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9. Dropping the inflected ending and replacing the antepenultimate i by y; 6.g., ovarium = ovary.

10. Replacement of the ending tia by ce ;, eminentia = eminence.

II. Replacement of the triliteral, rum, by the biliteral, er (French re); 6.8., metrum = meter.

12. Replacement of the diphthongs & and æ by e; eg, cæcum = cecum; fætus = fetus (this form seems to have been used by the ancients quite as often as the other, which is apparently affected by some moderns).

13. Extreme elision and replacement; e.g, élen uoo úvn = eleemosyna = alms, a scanty relic of the original,” constituting a paronymic curiosity.

Limitations to Paronymy. — Certain parts, so exposed or so vital as to have gained early and popular attention, have received in most languages vernacles or heteronyms that are brief and generally understood by other nations; such in English, are head, hand, foot, heart, and brain. Indeed, the use of the Latin equivalents for these impresses most persons as pedantic; encephalon, for example, seems altogether needless excepting as a basis for derivatives and compounds, in which latter, furthermore, it is regularly reducible to encephal.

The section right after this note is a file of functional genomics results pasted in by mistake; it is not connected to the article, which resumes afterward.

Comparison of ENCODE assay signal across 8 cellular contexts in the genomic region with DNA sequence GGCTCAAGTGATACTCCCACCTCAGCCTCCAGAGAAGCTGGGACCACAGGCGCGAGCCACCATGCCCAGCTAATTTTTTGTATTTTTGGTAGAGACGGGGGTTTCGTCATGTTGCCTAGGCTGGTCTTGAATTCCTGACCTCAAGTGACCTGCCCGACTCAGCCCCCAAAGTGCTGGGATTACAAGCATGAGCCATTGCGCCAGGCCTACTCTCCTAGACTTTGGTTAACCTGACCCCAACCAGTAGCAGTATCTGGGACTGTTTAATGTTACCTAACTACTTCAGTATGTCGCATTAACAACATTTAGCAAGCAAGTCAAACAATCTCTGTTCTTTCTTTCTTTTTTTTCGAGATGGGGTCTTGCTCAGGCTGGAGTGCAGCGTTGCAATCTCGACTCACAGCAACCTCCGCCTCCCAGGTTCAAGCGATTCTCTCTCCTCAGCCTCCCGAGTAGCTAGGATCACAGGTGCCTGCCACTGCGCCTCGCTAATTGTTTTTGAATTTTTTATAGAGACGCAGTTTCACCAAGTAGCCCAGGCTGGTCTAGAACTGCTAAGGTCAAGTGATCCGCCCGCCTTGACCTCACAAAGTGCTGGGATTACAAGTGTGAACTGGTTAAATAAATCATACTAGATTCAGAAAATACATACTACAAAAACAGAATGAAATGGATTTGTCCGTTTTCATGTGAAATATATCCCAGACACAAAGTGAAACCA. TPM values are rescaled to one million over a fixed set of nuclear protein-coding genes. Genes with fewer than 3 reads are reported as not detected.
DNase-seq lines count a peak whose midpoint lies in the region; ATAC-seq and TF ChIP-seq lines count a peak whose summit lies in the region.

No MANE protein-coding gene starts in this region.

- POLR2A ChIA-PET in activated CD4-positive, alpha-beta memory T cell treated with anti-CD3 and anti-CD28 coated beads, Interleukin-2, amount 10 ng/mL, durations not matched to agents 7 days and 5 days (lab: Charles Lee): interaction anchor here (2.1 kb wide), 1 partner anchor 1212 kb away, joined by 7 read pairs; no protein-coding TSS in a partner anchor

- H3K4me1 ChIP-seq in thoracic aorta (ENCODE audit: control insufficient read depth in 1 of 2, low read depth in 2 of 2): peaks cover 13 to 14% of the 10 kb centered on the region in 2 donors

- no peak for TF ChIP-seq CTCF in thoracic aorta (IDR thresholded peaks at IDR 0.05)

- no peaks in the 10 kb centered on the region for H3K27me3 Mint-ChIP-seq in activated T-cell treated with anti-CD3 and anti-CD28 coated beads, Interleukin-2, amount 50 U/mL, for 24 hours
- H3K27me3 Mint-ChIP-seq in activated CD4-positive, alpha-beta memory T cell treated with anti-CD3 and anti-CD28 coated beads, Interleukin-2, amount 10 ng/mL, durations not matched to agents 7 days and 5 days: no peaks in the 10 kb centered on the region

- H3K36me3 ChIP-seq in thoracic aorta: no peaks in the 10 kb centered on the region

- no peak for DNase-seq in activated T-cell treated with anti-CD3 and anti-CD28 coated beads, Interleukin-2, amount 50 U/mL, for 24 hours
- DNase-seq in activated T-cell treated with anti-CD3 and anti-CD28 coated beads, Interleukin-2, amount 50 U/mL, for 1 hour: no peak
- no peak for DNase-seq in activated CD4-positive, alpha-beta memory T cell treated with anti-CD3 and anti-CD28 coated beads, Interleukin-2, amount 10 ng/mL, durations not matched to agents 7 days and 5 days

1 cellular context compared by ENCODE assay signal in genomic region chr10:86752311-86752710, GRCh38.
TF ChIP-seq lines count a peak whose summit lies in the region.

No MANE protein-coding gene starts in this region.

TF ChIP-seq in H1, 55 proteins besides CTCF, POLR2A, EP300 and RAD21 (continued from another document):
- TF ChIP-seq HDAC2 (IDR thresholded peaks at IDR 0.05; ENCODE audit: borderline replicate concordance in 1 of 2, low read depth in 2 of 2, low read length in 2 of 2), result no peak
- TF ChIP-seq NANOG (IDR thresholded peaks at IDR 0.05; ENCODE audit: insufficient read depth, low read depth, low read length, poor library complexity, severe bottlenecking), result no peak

A good example of the former complex condition of encephalic nomenclature and of the methods of simplification advocated by me is supplied by three extensions of the cerebral cavity and by the elevations in the foor of two of them. For the three extensions locative mononyms were found by converting cornu anterius, c. posterius and c. medium into praecornu, postcornu, and medicornu. These are likewise idionyms and enable us to dispense with synonyms and with heteronyms in various languages. As to the elevations in the medicornu and postcornu, respectively, the conditions were much less simple. Both are curved, and the fancies of the older anatomists led to the application of various troponyms." That in the medicornu, the more “anterior," and (in man) the larger, was called hippocampus major; also cornu Ammonis; that in the postcornu (smaller in man, larger in some monkeys, and abse nt in most other mammals) was called hippocampus minor, posthippocampus, eminentia digitalis, and calcar avis. Each of these ental (“ internal”) ridges is collocated with an ectal cerebral fissure, that of the h. major being commonly called dentata, and the other calcarina. The first question was as to the retention of hippocampus for either ridge. By ITTÓKajtos and iTrokáutin the Greeks referred to some fabulous sea-monster with a head like a horse; so the French sometimes applied to the larger cheral marin, and the Germans, grosses Seepferd, even going so far as to designate a certain feature of it by Seepferdefuss. Like so many other heteronyms these vernacles were unacceptable and even repellent to anatomists of the opposite nationality, and neither suggests the Latin name, Few persons know the original meaning of hippocampus, and it is a somewhat lengthy word. Nevertheless, like some other long and more or less inappropriate names, it was apparently so fixed in anatomic literature that it seemed best to let it stand for the larger ridge. For the ridge in the postcornu posthippocampus would have been acceptable as a locative mononym; but it was undesirably long; furthermore, the collocated fissure was almost universally known as calcarine. So the troponym, calcar avis, was relieved of the useless qualifier, and became at once a mononym and an idionym. This eliminated hippocampus minor altogether, and warranted dropping the now